Ukrainian President Petro Poroshenko will meet US counterpart Donald Trump in Washington Tuesday (20 June) for talks on security, political and economic issues, Poroshenko’s office said.
“It is very important that my meeting, as the Ukrainian president, in the White House will be earlier than (Russian President Vladimir) Putin’s meeting,” the president’s office quoted Poroshenko, who is already in the United States, as saying.
— Christopher Miller (@ChristopherJM) June 19, 2017
It will be their first meeting since Trump took office on 20 January.
Trump and Putin are due to meet for the first time at the G20 summit, which will be held on 7-8 July in Hamburg.
Poroshenko said that he also would meet top officials from the State Department, ministries of defence, trade and energy.
“There never was such a powerful visit. And precisely in order to have the opportunity to talk about our cooperation in the security, political and economic spheres”, he added.
Poroshenko praised the US Senate for the decision to introduce new sanctions against Russia, saying that sanctions were a civilised mechanism “to force the aggressor to get away from Ukraine”, withdraw troops and equipment.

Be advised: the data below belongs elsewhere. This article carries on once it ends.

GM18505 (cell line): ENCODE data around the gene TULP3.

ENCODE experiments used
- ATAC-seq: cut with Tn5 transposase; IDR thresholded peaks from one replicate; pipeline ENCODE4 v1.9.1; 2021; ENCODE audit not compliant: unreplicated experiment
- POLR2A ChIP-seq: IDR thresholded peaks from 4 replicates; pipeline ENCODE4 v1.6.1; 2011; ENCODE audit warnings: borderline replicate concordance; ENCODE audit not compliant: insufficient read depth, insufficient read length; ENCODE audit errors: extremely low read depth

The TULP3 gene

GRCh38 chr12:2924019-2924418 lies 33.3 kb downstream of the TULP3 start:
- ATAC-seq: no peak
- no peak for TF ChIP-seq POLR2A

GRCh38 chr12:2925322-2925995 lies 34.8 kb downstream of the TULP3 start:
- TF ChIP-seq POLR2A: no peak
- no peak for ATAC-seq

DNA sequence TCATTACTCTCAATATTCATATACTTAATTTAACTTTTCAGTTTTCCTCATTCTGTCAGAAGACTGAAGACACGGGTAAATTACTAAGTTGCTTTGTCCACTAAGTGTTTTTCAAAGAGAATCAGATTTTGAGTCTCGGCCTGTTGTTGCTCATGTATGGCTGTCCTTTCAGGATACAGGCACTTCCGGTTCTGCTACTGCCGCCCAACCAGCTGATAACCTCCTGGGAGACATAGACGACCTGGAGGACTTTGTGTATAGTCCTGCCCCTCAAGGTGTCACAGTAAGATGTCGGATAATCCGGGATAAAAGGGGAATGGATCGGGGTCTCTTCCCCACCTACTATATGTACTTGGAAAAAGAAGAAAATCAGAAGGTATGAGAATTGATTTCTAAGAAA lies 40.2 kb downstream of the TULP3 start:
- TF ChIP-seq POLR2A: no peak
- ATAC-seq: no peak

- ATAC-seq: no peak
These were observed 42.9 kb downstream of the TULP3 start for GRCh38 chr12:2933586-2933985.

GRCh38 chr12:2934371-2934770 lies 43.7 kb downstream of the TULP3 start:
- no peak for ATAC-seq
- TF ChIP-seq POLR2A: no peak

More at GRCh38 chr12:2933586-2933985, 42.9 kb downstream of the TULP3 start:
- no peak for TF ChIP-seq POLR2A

Last week, the US Senate voted overwhelmingly for new sanctions punishing Russia and to force Trump to get the approval of Congress before easing any existing sanctions.
The move was intended to punish Russia over issues including alleged meddling in the US election last year, which Moscow denies, annexation of Ukraine’s Crimea region and support for the government of Syria in that country’s six-year-long civil war.
The Minsk peace agreement, brokered by France and Germany and signed by Russia and Ukraine in February 2015, calls for a ceasefire, the withdrawal of heavy weapons from the front line and constitutional reform to give eastern Ukraine more autonomy (see background).
Russia has last March indicated it was ready to open the so-called “Normandy format” on talks over the conflict in eastern Ukraine to the USA. But relations between Moscow and Washington seem to have deteriorated since.
The leaders of Germany, France, Russia and Ukraine (the so-called Normandy format) gave their support to a deal to end fighting in eastern Ukraine, following 17-hour long negotiations in the Belarussian capital Minsk on 12 February 2015.
The four leaders committed to respecting Ukraine's sovereignty and territorial integrity, according to a joint declaration.
Western leaders are closely observing the implementation of the Minsk agreement.
On 2 March 2015, European leaders said that they agreed that the OSCE needed a broader role as observers of the ceasefire, and weapons removal.
On 2 October 2015, the leaders of the Normandy format admitted that it would take time to organise elections in Ukraine that respect international standards and as a result, the so-called Minsk peace process would run into next year.